Among the listed matters are the national values and principles of governance; the Bill of Rights; independence of the Judiciary, commissions and independent offices; functions of Parliament; and the objects, principles and structure of devolved government.
And here are the problems with Kamotho’s arguments. To start with, he minimises what Article 255 expressly provides for. Article 255 does not speak of “provisions” it speaks of “matters”.
This is not a distinction without a difference. In law, like in common usage, a “provision” is often narrower than a “matter”.
To illustrate, "matter" in the Bill of Rights is any provision relating to, or concerning the Bill of Rights, whether in or outside Chapter 4 of the Constitution. So BBI’s proposed add-on to the right to privacy is a Bill of Rights matter.
For the Judiciary and independent commissions, the “matter” is their independence. Hence, if any amendment, such as the introduction of a Judiciary ombudsperson, will affect - positively or negatively - the independence of the Judiciary, it must go to a referendum.
Let us look at a few more of the BBI proposals to show why a referendum is constitutionally inevitable. Devolution. One proposal will suffice to illustrate. BBI proposes that county executive members (the equivalent of Cabinet secretaries) can now be drawn from members of the county assemblies (MCAs).
This proposed change affects the principle of separation of powers, which is a core principle of devolution. It also relates to the Article 10 principle on good governance.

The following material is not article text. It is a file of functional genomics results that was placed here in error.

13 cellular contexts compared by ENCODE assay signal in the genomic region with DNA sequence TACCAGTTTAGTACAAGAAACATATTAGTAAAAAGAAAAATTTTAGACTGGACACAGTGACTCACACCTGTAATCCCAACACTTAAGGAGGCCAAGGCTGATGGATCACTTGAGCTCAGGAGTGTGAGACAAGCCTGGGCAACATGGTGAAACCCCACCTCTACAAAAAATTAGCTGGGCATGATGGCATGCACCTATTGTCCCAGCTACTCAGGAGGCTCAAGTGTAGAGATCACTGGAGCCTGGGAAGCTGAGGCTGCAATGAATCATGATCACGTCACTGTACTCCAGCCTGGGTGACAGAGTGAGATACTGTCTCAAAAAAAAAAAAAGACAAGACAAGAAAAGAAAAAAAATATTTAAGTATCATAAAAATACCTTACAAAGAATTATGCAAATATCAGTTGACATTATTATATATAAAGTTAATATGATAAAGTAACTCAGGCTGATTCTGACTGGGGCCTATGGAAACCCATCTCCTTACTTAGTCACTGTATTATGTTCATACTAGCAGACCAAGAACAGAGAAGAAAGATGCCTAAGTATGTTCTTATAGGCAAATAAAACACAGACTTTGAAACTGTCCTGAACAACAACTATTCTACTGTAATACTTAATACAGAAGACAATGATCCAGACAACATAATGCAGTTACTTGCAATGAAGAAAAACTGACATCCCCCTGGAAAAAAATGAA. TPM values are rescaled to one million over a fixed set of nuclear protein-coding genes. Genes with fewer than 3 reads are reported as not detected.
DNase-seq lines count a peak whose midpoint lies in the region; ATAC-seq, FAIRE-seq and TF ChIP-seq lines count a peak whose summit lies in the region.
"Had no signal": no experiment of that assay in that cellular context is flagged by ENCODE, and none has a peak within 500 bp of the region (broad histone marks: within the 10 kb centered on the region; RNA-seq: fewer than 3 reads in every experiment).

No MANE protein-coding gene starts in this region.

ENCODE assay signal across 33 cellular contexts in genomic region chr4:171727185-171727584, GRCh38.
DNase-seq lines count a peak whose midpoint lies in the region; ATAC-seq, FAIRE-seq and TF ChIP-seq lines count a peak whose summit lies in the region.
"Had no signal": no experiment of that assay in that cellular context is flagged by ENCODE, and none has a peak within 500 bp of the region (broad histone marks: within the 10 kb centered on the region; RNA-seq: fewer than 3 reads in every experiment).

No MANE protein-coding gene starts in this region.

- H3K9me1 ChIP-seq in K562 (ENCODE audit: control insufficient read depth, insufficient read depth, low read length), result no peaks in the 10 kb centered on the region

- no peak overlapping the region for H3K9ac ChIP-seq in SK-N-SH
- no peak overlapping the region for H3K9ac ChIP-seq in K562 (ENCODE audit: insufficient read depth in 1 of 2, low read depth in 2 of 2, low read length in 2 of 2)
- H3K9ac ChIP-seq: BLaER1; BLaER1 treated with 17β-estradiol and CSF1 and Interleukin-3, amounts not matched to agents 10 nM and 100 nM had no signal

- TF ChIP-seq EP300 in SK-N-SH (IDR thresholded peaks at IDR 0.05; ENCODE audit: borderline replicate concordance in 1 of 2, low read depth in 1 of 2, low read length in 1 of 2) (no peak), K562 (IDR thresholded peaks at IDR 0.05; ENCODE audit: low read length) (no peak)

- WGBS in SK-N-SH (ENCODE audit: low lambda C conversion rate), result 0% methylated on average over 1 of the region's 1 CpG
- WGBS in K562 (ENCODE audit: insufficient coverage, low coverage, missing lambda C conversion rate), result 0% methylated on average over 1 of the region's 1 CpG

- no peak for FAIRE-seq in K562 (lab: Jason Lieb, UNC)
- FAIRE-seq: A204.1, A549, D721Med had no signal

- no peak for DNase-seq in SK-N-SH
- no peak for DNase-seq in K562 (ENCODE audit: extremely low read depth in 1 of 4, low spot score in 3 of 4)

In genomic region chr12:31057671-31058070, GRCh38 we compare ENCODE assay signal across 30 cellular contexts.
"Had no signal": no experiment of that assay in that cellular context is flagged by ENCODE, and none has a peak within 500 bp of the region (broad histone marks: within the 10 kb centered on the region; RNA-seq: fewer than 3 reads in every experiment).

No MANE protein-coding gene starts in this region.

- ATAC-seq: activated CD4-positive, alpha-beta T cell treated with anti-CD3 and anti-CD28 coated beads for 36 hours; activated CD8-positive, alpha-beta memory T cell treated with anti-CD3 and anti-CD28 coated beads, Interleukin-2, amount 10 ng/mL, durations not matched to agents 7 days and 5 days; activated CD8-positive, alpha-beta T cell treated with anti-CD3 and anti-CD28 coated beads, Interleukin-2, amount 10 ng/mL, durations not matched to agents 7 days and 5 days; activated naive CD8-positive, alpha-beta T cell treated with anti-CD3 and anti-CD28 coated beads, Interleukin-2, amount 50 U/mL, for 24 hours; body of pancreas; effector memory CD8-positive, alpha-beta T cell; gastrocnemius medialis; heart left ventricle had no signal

It also affects the structure of devolution because it fuses the county executive with its legislature. It is a matter requiring referendum.
There are more. What of functions of Parliament? Let us look at two BBI proposals here. One, Parliament currently has a key function of approving presidential nominees to Cabinet and as principal secretaries.
BBI deletes that function and allows the president unfettered power to determine who the appointees are.
Two, BBI recalibrates the financial oversight function of the Senate by assigning it the additional function of oversighting revenues “raised by counties”, which is a function currently assigned to county assemblies. This, by extension, also affects the principles of devolution.
I could end here or we can analyse the entirety of BBI proposals and more than half of them would easily – and 'easily' is what to underline here – fall under the category requiring a referendum.
Kamotho and I know of a community that teaches one, very early on in life, never to attempt crossing a river without a stick to help constantly test its depth to avoid drowning.
When I first read his opinion, it conjured up the excitable thought that his was the metaphorical BBI stick to test the pushback BBI should expect if it started on an iniquitous narrative that no referendum is necessary to approve its constitutional amendments.
But for now, I will hold back those thoughts, if for no other reason than that BBI still has an arduous and mostly impossible path to travel before even getting to a referendum stage. If ever.
@waikwawanyoike is a constitutional lawyer